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Scand J Gastroenterol. 2009;44(5):619-25. doi: 10.1080/00365520902719273.

Effect of intravenous albumin on endotoxin removal, cytokines, and nitric oxide production in patients with cirrhosis and spontaneous bacterial peritonitis.

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  • 1Division of Gastroenterology, Department of Internal Medicine, Kaohsiung Veterans General Hospital, Taiwan.

Abstract

OBJECTIVE:

In patients with cirrhosis and spontaneous bacterial peritonitis (SBP), the use of intravenous albumin has been shown to prevent deterioration of renal function and to decrease the mortality rate, but the mechanisms remain unclear. The purpose of this study was to characterize the mechanisms of action of albumin with the focus on endotoxin and cytokines.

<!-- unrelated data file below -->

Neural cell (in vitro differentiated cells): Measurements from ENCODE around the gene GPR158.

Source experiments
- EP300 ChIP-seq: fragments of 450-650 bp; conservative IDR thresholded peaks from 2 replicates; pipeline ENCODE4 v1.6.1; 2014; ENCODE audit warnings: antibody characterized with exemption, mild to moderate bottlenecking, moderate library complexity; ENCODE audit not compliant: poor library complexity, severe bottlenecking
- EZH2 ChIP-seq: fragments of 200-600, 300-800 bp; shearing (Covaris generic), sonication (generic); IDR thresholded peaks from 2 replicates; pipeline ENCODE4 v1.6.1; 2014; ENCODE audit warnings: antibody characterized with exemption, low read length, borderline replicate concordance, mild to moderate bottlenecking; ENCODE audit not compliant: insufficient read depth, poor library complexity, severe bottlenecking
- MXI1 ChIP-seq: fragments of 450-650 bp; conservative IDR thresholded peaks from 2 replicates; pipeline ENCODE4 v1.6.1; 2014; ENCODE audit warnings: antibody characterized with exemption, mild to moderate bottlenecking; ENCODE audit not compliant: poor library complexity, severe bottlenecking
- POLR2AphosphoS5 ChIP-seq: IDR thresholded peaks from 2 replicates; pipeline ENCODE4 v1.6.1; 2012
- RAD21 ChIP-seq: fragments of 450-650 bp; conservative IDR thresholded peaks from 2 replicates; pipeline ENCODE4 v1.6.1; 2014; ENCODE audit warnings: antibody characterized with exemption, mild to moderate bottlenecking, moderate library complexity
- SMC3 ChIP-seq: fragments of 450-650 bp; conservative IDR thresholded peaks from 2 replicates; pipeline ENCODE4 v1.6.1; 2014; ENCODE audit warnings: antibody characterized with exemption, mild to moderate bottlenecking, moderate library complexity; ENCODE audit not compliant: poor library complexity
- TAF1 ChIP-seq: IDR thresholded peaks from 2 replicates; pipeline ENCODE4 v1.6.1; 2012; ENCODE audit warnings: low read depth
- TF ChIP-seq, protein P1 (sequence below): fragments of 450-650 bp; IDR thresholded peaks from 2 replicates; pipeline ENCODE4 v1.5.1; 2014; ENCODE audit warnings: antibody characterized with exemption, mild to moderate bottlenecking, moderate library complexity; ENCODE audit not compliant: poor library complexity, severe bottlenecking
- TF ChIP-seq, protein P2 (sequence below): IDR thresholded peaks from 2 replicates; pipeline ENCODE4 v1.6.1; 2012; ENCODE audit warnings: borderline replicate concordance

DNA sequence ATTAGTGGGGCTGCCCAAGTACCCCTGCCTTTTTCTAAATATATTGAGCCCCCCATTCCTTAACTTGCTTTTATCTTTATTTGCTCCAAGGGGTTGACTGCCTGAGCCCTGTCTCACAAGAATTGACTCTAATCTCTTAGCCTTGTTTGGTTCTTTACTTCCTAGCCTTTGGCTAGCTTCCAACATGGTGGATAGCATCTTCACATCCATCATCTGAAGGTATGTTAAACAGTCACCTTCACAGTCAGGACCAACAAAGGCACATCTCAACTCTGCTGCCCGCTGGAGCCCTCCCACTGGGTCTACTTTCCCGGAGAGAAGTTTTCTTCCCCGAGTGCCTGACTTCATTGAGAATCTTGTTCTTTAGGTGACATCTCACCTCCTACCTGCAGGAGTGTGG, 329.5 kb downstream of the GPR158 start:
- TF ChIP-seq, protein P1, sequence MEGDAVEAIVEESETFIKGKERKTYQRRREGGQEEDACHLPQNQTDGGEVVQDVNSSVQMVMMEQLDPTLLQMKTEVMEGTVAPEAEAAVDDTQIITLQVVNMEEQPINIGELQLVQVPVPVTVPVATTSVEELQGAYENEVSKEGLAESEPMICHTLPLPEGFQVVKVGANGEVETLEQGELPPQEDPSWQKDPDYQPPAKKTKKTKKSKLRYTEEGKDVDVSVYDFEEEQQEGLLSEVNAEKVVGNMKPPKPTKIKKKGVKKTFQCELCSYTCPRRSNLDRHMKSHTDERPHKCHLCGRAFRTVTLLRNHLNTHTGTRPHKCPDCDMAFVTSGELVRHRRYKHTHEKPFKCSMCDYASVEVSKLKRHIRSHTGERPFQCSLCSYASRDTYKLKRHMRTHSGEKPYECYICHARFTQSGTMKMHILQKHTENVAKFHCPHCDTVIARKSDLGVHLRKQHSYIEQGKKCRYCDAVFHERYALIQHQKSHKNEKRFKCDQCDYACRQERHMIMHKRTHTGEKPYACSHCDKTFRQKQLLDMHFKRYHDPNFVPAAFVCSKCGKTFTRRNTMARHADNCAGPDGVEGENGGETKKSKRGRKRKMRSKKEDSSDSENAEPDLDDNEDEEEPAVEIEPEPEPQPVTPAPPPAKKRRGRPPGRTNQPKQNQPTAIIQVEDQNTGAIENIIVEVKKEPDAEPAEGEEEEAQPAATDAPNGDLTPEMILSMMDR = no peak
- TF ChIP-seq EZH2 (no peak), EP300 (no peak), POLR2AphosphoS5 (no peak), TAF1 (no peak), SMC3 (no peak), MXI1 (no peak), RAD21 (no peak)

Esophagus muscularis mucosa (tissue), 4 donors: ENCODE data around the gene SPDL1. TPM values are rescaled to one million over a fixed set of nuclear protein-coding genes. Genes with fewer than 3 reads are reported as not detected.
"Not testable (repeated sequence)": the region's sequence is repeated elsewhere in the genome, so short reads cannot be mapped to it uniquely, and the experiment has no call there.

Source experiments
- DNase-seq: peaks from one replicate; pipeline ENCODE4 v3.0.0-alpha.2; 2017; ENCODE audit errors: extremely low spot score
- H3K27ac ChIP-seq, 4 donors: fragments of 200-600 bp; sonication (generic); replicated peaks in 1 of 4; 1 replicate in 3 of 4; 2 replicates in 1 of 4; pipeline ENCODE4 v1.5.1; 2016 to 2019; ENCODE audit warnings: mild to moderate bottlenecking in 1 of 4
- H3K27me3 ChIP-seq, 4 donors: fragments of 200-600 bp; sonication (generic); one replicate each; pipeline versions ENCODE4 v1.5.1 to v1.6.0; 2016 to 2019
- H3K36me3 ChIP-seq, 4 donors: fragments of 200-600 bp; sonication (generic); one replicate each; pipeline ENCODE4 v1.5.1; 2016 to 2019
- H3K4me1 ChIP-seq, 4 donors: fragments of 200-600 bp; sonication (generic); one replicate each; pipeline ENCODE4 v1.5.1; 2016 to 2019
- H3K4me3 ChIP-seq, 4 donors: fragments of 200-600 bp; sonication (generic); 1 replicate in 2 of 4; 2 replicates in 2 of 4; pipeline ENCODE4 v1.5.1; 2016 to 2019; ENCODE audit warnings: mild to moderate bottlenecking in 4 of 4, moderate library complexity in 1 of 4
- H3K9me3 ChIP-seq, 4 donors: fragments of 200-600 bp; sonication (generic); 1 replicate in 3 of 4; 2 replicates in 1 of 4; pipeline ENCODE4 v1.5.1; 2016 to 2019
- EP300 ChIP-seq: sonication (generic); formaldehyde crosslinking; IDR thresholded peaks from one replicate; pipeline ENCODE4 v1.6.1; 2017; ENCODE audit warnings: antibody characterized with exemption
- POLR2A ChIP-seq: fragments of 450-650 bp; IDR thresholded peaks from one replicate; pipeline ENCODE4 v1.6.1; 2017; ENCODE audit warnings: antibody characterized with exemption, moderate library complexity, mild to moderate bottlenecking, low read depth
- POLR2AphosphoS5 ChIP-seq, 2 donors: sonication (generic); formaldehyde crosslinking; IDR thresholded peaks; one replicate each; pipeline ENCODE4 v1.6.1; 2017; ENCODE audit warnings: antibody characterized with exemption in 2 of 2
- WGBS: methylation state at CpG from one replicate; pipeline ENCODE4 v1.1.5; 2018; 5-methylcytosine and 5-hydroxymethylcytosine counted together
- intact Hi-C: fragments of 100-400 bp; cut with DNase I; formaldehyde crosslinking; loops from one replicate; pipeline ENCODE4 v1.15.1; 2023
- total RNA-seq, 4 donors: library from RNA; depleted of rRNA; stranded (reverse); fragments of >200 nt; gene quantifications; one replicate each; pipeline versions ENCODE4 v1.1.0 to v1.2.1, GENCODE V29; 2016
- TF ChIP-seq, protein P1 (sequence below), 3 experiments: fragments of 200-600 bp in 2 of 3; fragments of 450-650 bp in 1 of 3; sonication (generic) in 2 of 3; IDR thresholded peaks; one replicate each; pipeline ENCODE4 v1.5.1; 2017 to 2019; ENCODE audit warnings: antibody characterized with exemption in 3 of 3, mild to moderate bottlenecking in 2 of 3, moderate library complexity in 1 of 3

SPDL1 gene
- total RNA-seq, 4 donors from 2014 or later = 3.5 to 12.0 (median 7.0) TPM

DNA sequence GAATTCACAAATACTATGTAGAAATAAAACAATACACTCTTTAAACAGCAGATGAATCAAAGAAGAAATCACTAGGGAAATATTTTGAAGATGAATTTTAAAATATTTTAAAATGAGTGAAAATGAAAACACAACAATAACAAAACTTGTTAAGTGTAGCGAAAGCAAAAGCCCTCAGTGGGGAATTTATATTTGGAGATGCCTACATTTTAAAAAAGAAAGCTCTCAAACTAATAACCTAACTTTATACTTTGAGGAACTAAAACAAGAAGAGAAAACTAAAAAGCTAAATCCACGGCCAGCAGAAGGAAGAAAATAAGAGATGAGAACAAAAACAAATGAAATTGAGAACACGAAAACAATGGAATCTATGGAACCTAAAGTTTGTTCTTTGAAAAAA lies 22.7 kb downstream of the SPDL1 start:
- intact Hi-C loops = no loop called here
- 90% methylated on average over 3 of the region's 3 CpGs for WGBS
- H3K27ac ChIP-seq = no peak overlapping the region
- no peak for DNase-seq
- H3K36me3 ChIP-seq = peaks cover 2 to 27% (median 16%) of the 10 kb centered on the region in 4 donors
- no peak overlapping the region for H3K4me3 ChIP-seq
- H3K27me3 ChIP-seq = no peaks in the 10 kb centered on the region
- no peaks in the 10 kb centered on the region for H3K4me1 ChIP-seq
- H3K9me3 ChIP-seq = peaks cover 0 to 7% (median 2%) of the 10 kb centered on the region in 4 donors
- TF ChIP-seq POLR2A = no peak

MATERIAL AND METHODS:

Thirty patients with SBP were divided into two groups. Group 1 received antibiotics and albumin infusion (20% 50 cc every day for 3 days) and Group 2 received antibiotic treatment only. Twenty-four cirrhotic patients with sterile ascites were enrolled in Group 3 and received albumin infusion (20% 50 cc every day for 3 days). Plasma and ascitic fluid concentrations of endotoxin, nitric oxide products (NOx), tumor necrosis factor (TNF)-alpha, and interleukin (IL)-6 were analyzed before and after treatments, respectively.

RESULTS:

Combination therapy of albumin and antibiotics can significantly (p<0.01) reduce plasma levels of TNF-alpha and IL-6, and ascitic fluid levels of endotoxin, TNF-alpha and IL-6 in cirrhotic patients with SBP. Without the addition of albumin to an antibiotic regimen, the plasma and ascitic fluid levels of NOx increased significantly in patients with SBP (p=0.005 and p=0.004, respectively).

CONCLUSIONS:

The results confirm that the beneficial effects of albumin are related to the reduction of the levels of TNF-alpha and NOx in both plasma and ascitic fluid. The infusion of albumin continuously for 3 days in addition to antibiotic treatment at the time of SBP detection is recommended as an effective therapy for patients with cirrhosis and SBP.

PMID:
19191184
[PubMed - indexed for MEDLINE]
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